Hi Duncan,

The standard lookup tables are the closest thing to what you're looking for but as you noted, they don't support reverse lookups.  I think you will need something custom for this.  The easiest solution is probably to implement a reverse lookup for existing lookup tables.  If you implement a new classmethod to do this in a class that extends Ens.Rule.FunctionSet, then that classmethod will be available to DTLs.


Hi Nupur,

I think solving this problem will take some investigation.  I recommend opening a WRC problem.


Hi Raghu,

Stream objects have an Attributes collection which holds the incoming HTTP headers.  I believe you should be able to check the incoming Content Type with pInput.GetAttribute("Content-Type") but I haven't confirmed this.


The testing form isn't smart enough to handle array or list properties.  The easiest way I've found to test these is to create a  file business service and add code to populate the array with some hard-coded values.  Then add that service to your production, set the file path, and copy any random file into the file path directory to trigger the service.  Here's an example file service to do this:

Class Community.TestArray Extends Ens.BusinessService

  Parameter ADAPTER = "EnsLib.File.InboundAdapter";

  Method OnProcessInput(pInput As %Stream.Object, Output pOutput As %RegisteredObject) As %Status
    set tTestMsg = ##class(MyApp.MyRequest).%New()
    do tTestMsg.idToTokenArray.Insert("One")
    do tTestMsg.idToTokenArray.Insert("Two")
    do tTestMsg.idToTokenArray.Insert("Three")
    quit ..SendRequestAsync("OperationToTest",tTestMsg)


Make sure the 'Enable Standard Requests' setting on the REST business service is checked, Port is blank, and Pool Size is set to 0.  This will ensure the business service only listens for requests through the CSP Gateway and not through its own port.  Be sure to construct the URL for accessing the REST service as described in the documentation here, under "Defining the URL Using UrlMap and EnsServicePrefix":



This is what the Ensemble message viewer does when the search criteria includes a date/time range.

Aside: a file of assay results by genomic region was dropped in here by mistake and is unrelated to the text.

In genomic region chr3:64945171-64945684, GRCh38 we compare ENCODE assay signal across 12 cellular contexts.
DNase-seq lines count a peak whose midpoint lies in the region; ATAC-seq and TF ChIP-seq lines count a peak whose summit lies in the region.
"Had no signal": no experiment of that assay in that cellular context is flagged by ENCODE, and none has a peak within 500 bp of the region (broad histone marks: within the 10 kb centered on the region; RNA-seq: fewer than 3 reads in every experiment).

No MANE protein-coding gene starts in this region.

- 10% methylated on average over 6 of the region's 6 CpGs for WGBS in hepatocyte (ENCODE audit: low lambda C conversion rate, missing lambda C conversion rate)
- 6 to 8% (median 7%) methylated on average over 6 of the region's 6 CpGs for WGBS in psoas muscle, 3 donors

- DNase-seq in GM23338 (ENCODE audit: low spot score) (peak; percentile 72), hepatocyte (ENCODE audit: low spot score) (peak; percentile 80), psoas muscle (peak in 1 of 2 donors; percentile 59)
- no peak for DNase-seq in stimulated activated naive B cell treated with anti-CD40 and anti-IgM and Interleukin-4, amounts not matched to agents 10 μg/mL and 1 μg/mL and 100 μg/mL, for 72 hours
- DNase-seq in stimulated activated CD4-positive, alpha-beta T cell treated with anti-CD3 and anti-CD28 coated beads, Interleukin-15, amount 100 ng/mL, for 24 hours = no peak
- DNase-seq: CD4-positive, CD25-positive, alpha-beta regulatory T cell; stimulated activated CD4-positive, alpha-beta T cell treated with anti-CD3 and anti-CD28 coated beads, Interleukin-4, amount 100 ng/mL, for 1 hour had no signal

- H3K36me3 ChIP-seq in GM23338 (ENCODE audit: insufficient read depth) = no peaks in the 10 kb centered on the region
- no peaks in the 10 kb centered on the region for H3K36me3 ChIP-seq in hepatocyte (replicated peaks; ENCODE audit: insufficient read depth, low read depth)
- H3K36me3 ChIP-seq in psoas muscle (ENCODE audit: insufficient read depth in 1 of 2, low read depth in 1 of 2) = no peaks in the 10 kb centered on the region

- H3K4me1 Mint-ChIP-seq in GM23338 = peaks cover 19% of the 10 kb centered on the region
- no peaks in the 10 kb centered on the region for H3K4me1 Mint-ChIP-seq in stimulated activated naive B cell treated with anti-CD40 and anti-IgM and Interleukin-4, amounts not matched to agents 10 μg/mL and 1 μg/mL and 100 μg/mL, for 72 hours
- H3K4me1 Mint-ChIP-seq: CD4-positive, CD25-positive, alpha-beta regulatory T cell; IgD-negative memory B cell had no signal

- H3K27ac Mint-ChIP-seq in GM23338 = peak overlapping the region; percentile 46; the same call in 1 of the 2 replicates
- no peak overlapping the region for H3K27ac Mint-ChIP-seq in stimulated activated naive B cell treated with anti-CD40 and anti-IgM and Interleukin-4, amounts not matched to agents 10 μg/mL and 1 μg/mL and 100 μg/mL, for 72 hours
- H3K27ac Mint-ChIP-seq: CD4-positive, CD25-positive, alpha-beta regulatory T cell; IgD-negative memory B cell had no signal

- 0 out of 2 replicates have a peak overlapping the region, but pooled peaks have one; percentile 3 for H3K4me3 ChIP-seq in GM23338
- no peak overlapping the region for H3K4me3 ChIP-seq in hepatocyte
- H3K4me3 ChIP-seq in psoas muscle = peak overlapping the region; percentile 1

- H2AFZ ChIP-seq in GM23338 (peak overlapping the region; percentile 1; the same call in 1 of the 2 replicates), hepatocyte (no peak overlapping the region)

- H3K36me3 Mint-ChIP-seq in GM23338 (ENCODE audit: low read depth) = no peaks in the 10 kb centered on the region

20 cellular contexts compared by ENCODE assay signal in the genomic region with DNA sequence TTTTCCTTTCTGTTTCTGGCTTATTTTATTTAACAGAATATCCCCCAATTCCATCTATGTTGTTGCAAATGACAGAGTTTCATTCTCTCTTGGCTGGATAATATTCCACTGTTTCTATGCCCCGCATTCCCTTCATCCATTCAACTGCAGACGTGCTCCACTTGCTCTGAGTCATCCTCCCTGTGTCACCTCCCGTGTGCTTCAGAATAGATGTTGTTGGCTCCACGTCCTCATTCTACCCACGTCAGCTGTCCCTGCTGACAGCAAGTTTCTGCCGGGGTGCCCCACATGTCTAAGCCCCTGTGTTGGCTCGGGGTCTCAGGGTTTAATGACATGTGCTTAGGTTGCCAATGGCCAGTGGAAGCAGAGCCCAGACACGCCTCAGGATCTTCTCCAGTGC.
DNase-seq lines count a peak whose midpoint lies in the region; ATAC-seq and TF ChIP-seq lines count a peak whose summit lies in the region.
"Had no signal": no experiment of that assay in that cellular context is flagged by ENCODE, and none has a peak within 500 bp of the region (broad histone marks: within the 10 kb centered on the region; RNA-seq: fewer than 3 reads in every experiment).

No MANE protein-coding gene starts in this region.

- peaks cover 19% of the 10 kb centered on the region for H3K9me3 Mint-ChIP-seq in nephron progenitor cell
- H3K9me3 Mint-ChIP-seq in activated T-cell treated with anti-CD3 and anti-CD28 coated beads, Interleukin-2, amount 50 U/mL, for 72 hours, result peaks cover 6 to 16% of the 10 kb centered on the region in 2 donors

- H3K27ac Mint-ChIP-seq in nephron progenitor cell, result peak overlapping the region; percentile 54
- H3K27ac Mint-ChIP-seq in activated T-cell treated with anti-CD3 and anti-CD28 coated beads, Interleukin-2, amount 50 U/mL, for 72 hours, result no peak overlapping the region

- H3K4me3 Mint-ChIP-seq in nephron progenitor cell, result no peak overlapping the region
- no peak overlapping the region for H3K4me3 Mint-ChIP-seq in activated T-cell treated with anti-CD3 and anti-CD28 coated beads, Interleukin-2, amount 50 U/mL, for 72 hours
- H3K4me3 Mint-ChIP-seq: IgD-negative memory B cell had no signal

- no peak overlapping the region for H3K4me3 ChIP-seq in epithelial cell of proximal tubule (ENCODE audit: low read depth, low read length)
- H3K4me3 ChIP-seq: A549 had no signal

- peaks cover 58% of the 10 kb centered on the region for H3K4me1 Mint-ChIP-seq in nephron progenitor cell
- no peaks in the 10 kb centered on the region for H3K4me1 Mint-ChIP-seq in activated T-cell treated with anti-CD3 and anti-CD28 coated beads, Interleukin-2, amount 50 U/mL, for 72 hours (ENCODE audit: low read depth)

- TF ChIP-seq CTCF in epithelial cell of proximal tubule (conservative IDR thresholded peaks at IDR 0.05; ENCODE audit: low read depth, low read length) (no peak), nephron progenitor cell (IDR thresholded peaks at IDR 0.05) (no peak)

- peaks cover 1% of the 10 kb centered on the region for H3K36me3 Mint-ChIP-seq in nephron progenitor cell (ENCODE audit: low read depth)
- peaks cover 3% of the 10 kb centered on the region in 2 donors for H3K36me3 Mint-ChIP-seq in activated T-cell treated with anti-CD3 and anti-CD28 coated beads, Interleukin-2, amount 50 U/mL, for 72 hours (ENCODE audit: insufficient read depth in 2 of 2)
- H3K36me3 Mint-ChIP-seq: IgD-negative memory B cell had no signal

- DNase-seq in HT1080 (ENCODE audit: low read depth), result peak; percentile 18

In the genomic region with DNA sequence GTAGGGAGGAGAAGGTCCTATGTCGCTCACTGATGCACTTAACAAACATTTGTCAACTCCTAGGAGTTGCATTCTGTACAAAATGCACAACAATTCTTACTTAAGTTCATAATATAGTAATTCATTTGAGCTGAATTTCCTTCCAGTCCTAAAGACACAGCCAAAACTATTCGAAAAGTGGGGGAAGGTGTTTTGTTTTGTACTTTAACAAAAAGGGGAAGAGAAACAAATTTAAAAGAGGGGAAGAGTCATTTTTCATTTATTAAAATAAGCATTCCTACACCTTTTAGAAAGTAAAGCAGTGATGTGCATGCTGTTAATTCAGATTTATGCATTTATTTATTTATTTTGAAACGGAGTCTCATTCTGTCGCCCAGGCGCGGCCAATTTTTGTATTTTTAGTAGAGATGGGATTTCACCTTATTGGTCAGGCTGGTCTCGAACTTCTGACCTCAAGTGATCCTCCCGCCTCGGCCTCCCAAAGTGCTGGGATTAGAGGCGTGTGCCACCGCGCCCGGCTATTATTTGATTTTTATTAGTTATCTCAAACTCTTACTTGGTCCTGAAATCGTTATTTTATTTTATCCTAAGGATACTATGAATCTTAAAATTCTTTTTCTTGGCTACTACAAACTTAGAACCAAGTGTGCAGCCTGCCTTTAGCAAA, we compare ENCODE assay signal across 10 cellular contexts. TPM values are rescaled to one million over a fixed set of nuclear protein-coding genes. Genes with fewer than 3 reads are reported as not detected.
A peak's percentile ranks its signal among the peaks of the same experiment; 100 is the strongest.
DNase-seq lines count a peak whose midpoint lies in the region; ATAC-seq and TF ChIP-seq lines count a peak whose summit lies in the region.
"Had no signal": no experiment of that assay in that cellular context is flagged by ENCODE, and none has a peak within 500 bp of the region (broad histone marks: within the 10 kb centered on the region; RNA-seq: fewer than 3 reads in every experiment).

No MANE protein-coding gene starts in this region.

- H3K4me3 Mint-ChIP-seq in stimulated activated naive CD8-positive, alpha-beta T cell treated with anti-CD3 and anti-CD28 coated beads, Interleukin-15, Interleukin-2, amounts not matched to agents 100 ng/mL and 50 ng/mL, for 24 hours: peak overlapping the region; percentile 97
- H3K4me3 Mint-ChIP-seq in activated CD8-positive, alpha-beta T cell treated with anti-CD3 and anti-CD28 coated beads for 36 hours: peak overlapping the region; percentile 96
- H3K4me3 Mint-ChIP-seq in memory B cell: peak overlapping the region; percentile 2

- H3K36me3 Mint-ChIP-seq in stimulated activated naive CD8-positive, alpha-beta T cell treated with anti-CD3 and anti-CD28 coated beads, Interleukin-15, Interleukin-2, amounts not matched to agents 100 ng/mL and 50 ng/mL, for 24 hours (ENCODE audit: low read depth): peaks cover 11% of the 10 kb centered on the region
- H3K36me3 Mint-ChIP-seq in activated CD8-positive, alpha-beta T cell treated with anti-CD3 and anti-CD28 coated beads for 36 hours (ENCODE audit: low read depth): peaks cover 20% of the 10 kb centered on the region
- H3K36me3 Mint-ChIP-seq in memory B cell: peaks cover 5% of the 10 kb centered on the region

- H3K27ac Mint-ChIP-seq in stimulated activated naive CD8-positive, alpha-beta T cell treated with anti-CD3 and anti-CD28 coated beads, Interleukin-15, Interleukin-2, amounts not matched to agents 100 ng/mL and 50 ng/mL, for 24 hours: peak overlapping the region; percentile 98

I see $$$TRACE statements in your code, which leads me to believe you are using Ensemble.

What you're trying to do is much easier with EnsLib.EDI.XML.Document, and there are adapters supporting the use of this message class.

Here's an example:

ENSEMBLE>set msg = ##class(EnsLib.EDI.XML.Document).ImportFromString(tData)

ENSEMBLE>w msg.GetValueAt("/")








These are called DOM-style paths as opposed to VDoc paths.  Here's the documentation:


Basic Class Queries are similar to stored procedures.  You can hard-code some query parameters while allowing others to be passed as arguments.  The query is pre-compiled in the code.  With a dynamic query, when you call the .Prepare method, this causes code to be generated at runtime to run the query.

Embedded SQL is also pre-compiled into the code.  One benefit basic class queries have over embedded SQL is that basic class queries can be exposed to SQL, allowing them to be called like stored procedures.

If you use Managed Alerts, there is a custom FunctionSet function IsRecentManagedAlert() which you can use to suppress repeated alerts.  Here's an excerpt from the documentation:

The rule can check whether the alert is a repeat occurrence of a previous alert that is represented by a currently open managed alert. To do this, the rule uses the Ens.Alerting.Rule.FunctionSet.IsRecentManagedAlert() function. The IsRecentManagedAlert() function tests if there is a recent open managed alert that is from the same component and has the same text as the specified alert. You can optionally specify that the function adds a reoccurs action to the existing managed alert.